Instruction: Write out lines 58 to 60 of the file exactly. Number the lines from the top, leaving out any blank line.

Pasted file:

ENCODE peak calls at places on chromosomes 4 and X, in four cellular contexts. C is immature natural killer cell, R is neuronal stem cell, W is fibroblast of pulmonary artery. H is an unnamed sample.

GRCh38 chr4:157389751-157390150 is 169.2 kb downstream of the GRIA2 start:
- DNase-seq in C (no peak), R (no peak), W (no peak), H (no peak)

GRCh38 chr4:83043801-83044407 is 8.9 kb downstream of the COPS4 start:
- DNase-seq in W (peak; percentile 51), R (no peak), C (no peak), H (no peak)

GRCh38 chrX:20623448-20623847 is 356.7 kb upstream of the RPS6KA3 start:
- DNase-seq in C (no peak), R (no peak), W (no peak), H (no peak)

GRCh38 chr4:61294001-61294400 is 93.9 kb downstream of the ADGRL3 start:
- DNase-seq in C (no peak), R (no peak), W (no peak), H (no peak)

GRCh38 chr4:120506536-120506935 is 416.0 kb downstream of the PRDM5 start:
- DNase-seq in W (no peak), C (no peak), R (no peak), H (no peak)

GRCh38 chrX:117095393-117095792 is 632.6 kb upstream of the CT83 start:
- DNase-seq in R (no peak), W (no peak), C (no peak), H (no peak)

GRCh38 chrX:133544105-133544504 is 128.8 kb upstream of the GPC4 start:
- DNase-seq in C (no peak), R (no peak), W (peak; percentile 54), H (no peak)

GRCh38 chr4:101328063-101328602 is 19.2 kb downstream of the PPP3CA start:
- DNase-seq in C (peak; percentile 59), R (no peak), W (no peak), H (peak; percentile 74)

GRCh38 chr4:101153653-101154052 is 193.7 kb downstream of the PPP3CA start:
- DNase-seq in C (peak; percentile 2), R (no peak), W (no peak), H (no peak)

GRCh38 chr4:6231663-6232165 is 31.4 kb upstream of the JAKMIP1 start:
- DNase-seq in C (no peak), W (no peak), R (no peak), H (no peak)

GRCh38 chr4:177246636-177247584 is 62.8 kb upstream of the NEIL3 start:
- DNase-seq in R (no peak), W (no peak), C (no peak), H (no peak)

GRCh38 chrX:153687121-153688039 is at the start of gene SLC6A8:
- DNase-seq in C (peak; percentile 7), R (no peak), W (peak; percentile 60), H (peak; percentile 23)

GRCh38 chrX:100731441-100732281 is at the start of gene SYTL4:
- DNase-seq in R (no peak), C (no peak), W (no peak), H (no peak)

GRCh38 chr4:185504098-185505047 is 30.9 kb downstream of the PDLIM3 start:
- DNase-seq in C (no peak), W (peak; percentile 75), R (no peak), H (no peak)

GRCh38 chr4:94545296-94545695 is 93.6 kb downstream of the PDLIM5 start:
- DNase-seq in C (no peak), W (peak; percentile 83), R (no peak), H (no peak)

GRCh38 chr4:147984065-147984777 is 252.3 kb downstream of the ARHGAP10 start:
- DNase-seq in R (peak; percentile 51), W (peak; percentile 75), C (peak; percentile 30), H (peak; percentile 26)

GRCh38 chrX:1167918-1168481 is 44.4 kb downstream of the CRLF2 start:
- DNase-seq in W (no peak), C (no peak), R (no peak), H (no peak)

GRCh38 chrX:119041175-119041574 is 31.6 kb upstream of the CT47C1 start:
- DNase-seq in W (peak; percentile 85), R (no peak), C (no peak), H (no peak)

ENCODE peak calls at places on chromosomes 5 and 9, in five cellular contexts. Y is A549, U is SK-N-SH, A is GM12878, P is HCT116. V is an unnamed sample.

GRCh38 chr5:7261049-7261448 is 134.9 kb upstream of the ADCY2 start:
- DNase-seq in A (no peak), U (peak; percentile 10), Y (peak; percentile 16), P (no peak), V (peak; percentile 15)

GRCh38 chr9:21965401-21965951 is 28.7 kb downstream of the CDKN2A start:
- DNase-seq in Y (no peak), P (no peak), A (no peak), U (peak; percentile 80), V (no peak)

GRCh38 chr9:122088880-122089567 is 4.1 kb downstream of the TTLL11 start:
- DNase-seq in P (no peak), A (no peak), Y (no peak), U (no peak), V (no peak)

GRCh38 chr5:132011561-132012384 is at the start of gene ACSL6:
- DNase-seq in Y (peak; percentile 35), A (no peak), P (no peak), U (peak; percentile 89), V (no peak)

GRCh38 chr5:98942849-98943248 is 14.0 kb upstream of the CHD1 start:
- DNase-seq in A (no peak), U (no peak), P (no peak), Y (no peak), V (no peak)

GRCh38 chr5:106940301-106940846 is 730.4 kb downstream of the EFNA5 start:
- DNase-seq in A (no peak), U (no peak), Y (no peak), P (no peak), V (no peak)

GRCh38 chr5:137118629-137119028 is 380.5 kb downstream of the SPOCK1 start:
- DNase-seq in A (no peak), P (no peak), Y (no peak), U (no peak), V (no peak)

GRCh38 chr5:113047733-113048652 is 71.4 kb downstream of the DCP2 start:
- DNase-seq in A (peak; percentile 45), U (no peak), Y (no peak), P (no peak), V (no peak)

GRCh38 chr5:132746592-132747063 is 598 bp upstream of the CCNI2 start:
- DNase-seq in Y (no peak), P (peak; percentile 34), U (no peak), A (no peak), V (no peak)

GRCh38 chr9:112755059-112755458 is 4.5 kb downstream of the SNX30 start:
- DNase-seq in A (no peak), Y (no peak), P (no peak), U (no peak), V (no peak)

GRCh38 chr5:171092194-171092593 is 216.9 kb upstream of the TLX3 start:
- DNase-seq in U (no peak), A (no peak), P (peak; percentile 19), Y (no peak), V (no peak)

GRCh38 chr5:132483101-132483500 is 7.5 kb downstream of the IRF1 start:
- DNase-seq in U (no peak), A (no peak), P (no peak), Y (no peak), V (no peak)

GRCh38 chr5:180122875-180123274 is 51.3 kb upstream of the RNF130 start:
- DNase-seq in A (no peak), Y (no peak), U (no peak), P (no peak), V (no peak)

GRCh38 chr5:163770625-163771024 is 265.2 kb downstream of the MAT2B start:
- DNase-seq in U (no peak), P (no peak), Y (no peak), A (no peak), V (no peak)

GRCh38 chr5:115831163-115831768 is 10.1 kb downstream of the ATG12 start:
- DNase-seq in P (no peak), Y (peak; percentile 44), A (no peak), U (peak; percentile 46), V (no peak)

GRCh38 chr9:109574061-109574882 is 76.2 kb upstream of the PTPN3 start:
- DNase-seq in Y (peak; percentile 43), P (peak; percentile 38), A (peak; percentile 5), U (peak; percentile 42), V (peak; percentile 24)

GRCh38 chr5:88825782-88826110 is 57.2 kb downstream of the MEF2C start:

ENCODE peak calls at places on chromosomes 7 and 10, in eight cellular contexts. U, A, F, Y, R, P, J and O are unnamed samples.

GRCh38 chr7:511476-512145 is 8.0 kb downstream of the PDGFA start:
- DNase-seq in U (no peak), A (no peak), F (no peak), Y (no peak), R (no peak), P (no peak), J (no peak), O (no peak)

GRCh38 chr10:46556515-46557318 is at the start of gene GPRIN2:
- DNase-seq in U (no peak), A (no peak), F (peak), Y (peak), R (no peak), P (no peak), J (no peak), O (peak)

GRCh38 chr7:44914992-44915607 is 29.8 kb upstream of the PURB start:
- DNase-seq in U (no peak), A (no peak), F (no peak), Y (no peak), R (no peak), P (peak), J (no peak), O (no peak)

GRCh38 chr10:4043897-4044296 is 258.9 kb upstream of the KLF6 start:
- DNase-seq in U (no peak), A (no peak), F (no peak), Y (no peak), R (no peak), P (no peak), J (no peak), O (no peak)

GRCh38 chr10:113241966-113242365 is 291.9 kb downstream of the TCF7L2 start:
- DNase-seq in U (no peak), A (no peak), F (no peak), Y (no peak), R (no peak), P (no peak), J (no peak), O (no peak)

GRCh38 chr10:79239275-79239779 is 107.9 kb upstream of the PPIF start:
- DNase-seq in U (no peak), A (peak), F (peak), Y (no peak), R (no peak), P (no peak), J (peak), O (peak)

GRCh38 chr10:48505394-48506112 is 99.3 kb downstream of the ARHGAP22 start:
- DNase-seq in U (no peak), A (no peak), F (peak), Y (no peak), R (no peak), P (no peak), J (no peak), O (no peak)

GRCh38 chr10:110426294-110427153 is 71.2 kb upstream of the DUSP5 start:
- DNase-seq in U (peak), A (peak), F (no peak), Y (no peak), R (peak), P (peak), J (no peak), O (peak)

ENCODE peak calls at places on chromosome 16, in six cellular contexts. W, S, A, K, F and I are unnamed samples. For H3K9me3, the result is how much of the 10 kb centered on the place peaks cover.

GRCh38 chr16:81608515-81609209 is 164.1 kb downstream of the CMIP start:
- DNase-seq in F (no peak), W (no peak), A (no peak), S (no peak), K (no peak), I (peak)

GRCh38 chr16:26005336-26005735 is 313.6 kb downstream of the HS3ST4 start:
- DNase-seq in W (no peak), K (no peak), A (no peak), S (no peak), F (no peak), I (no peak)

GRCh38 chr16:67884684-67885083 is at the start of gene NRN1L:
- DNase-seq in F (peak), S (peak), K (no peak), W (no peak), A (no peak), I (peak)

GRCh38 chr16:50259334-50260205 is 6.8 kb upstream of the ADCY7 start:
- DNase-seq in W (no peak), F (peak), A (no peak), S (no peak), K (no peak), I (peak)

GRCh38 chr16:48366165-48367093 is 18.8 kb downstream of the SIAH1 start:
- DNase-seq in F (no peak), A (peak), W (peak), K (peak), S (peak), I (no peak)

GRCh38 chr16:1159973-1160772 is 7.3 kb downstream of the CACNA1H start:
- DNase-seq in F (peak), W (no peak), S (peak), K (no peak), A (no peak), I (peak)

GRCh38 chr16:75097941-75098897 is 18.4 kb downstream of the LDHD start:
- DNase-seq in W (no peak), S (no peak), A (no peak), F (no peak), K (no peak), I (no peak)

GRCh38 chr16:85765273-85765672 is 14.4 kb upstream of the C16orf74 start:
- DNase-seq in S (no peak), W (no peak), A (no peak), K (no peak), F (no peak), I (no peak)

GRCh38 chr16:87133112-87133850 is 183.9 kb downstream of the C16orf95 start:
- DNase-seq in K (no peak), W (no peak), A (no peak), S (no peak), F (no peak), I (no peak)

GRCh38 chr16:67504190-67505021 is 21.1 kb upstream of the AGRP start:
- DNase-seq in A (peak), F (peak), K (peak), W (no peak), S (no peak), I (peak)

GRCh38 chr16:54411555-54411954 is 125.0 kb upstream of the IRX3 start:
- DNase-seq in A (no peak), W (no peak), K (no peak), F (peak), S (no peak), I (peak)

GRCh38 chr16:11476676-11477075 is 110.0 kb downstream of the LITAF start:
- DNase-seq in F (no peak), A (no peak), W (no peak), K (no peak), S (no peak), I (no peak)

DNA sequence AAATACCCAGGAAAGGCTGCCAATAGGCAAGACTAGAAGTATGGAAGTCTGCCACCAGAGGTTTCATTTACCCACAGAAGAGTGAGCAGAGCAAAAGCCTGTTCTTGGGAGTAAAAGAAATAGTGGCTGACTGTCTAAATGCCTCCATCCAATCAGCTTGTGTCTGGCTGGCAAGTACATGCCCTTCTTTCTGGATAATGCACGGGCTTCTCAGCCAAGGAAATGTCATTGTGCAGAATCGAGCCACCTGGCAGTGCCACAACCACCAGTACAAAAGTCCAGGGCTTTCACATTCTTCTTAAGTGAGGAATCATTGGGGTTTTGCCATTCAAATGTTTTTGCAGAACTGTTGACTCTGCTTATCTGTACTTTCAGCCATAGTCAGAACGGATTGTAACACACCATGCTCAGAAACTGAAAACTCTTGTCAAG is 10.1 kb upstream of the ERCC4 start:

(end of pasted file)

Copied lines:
- DNase-seq in A (no peak), Y (no peak), P (no peak), U (no peak), V (no peak)

GRCh38 chr5:171092194-171092593 is 216.9 kb upstream of the TLX3 start:
- DNase-seq in U (no peak), A (no peak), P (peak; percentile 19), Y (no peak), V (no peak)